the other day as I was looking around Jirosho area in Shimizuoka, Shizuoka City for more old kuras, I almost missed this one peeking above a wooden gate!

i decided to put on my impertinent coat on and investigate at the risk of breaking somebody’s privacy!

It certainly looked very intriguing as it definitely seemed to be used in spite of his ancient look!

I checked the old door, but it was locked up!

I checked behind and found the dustbins sitting beside another door. Intriguing….

i was about to give up when I noticed another grand door with a sign saying Kita Shin Ishikura Gallery!
Well. well…
I was still about to leave when a grand lady just came out of the smae door.
I politely inquired what the kura was all about!

She kindly explained that at one time she was about to have the edifice pulled but friends convinced her to preserve it and even transform it into a kind a gallery space for rent!
The place inside is exquisite indeed with some very remarkable decoration made up with existing wood material inside!

Edo time rafters!

Unluckily the inside was a bit too dark for good photographing.
The lady also mentioned that private parties and concerts were also held there.
A place I will definitely have to visit again at length!
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Kura: Japanese Traditional Warehouses in Shizuoka Prefecture 11: Jirosho area, Shimizu Ku, Shizuoka City

“Kura” (in Japanese 蔵 or 倉) means “warehouse” or “Storehouse”.
In traditional Japan, especially during the Edo Era, as most of buildings and urba/village structures were made of wood, fires were the bane of society by and large.
However well-protected a fire would consume a house or buildings and all its properties within minutes.
Hence a special building or warehouse was needed to protect goods and properties against such a catastrophe.
But erecting a storehouse solely made of concrete, stones and some metal cost a vast amount of silver and gold and only rich merchants and nobility could afford them. Even castles could not be built entirely of stone then.

An imposing kura!

This time I decided to visit Jirosho area in Shimizu Ku, Shizuoka City, as it used to be a harbor at the mouth of Tomoe River. The sea access has since been built on and now the whole area is away from the sea along an extended Tomoe River mouth.

This particular kura is in very good repair in spite of its old rain water pipes!

Imposing windows!

Only the wooden lintels give an idea of its old age!

This particular one was completely isolated between other buildings and completely inaccessible!

Some of these kuras look almost brand new like the one above!

Since its facade has obviously just been repainted it is regularly used!

Even the roof is in great repair!

The roof peak has just been replaced!

An enormous and really ancient one wholly covered with ivy!

Although very old, it is still in good repair. The green pipes are so beautiful! Real antiques!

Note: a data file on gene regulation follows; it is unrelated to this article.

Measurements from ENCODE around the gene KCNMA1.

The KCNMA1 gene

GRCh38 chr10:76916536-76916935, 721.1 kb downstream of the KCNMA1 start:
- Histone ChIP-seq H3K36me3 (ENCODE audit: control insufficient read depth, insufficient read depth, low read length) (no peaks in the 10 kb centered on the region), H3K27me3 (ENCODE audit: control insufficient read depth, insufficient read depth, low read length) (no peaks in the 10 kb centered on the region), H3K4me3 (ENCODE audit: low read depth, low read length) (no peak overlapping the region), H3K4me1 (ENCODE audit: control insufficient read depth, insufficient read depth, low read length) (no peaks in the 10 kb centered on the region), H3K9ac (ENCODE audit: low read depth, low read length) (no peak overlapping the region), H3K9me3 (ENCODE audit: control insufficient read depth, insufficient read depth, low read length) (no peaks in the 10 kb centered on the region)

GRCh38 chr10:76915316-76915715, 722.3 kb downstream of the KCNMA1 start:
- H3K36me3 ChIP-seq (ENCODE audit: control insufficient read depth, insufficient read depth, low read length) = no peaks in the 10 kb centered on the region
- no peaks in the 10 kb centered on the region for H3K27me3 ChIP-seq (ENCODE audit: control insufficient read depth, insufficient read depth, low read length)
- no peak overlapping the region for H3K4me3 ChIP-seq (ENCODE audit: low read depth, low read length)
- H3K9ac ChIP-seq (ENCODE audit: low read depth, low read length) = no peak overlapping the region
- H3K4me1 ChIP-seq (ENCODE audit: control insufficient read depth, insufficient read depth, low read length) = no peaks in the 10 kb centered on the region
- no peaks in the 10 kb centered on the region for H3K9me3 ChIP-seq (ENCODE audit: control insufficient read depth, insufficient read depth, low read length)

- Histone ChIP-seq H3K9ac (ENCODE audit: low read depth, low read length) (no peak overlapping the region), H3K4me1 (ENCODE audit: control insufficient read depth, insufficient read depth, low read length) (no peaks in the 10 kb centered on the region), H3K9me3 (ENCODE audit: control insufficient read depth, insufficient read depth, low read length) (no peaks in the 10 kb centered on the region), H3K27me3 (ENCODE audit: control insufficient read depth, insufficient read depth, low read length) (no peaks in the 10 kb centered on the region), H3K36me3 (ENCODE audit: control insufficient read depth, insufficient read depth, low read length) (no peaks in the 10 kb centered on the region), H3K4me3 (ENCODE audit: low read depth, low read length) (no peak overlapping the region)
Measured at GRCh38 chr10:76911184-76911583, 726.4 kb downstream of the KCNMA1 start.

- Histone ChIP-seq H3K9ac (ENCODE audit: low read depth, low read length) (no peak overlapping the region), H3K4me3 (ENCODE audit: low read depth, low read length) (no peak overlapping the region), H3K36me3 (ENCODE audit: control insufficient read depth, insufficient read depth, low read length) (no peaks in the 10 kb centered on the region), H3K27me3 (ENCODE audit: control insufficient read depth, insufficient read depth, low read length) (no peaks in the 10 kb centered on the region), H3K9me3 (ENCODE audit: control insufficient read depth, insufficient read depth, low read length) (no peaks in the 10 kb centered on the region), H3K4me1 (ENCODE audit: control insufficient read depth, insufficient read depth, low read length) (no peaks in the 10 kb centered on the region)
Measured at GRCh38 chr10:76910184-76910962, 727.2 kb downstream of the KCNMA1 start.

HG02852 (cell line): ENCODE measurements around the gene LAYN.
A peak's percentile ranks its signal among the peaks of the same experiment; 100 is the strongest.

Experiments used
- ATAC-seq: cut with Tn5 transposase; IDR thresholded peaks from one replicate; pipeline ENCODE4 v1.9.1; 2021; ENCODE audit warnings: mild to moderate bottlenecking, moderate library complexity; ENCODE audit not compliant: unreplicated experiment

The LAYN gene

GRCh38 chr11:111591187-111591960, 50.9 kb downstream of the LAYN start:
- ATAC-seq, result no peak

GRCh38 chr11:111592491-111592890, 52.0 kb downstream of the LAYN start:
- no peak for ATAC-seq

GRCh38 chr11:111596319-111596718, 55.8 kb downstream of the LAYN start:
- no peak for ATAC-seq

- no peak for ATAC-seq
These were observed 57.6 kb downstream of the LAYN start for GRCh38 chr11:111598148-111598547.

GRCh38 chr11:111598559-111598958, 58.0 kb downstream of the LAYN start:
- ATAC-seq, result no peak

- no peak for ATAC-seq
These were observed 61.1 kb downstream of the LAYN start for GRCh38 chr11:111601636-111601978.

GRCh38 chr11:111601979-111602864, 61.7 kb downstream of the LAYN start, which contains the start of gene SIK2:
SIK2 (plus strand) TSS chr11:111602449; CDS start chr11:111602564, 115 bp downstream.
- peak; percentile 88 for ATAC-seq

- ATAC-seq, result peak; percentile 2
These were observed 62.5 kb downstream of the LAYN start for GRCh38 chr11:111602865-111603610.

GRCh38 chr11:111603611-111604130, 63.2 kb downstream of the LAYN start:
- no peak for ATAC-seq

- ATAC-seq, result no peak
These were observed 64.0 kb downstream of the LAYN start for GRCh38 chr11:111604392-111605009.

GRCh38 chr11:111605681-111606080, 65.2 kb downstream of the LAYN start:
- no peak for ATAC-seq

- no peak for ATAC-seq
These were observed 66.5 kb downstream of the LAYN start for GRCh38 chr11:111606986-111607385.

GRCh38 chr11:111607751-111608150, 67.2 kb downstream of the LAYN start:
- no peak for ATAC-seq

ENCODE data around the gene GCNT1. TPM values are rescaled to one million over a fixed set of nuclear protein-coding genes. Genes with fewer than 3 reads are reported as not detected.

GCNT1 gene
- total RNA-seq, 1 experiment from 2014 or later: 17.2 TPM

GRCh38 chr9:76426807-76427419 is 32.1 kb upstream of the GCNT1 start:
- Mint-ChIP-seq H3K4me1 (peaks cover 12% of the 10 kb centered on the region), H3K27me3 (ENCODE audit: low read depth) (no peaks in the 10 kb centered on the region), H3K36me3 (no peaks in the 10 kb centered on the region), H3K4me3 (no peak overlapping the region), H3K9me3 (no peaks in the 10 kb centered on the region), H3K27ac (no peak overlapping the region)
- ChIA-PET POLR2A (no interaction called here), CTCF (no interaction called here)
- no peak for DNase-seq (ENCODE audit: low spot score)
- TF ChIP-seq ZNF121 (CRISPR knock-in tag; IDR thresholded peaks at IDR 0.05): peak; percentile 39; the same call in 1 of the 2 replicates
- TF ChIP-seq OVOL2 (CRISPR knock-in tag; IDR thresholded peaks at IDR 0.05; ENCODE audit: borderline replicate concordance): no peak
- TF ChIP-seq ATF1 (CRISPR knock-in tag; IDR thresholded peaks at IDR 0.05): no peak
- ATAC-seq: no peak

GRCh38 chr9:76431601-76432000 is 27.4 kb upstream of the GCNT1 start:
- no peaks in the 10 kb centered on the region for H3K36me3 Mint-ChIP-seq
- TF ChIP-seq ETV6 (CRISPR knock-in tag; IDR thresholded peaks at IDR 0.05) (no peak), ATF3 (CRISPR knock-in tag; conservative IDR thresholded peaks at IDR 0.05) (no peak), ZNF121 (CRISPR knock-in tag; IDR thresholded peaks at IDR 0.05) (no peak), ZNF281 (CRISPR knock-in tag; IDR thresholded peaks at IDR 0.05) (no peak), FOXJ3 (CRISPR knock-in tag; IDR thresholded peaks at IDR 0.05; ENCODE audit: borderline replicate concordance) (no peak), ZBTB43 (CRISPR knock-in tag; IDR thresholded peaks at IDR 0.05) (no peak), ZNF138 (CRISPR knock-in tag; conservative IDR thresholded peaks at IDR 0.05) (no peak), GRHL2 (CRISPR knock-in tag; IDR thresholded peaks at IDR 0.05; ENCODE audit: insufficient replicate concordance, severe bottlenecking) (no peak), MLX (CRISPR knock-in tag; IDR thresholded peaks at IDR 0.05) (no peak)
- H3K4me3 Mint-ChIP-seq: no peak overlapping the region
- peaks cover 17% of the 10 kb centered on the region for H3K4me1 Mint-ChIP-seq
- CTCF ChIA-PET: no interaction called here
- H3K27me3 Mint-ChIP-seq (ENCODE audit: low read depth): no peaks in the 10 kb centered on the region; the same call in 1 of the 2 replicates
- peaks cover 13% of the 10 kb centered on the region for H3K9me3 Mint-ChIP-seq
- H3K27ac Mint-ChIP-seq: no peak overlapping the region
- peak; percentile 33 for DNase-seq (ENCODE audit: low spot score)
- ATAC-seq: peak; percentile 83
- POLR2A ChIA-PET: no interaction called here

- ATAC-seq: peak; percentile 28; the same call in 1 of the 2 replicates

Unfortunately it was completely locked out!
I couldn’t find any indications of ownership…

Another one in good repair with a newly tiled roof!

Note the iron holds securing the roof onto the wall!

It is obviously used as part of a big property!

Must be used as a real warehouse, but for what?

I reported on this one before.
There is actually a kura fan club in Shimizu Ku who made up a map of all kuras with photos but the owners of that particular kura obtained its retrieval for privacy reasons!

The owners apparently do not want people to know about something…

Another kura disappearing between new buildings!

A real pity!

I discovered this inhabited one by chance along a narrow side street!

Someone is using an air conditioner inside!

But I couldn’t get access to the rest of it!

I discovered two more very interesting kuras but that is for two separate articles!
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Kura: Japanese Traditional Warehouses in Shizuoka Prefecture 10

Partly stone-built kura in Yoshiwara, Fuji City!

“Kura” (in Japanese 蔵 or 倉) means “warehouse” or “Storehouse”.
In traditional Japan, especially during the Edo Era, as most of buildings and urba/village structures were made of wood, fires were the bane of society by and large.
However well-protected a fire would consume a house or buildings and all its properties within minutes.
Hence a special building or warehouse was needed to protect goods and properties against such a catastrophe.
But erecting a storehouse solely made of concrete, stones and some metal cost a vast amount of silver and gold and only rich merchants and nobility could afford them. Even castles could not be built entirely of stone then.

This very old kura I discovered along the street leading to Bishamonten Myouhouji Shrine/Temple in Yoshiwara, Fuji City, has the particularity to have walls covered with chiseled stone slabs, an unusual occurence in our Prefecture!

Although the iron window and door curtains are very old it is still used as demonstrated by the recent water drain pipes!

Another unusual feature: a very small window not leading to the actual inside of the kura but into its foundation!

Looking at it from the side it is practically double-walled.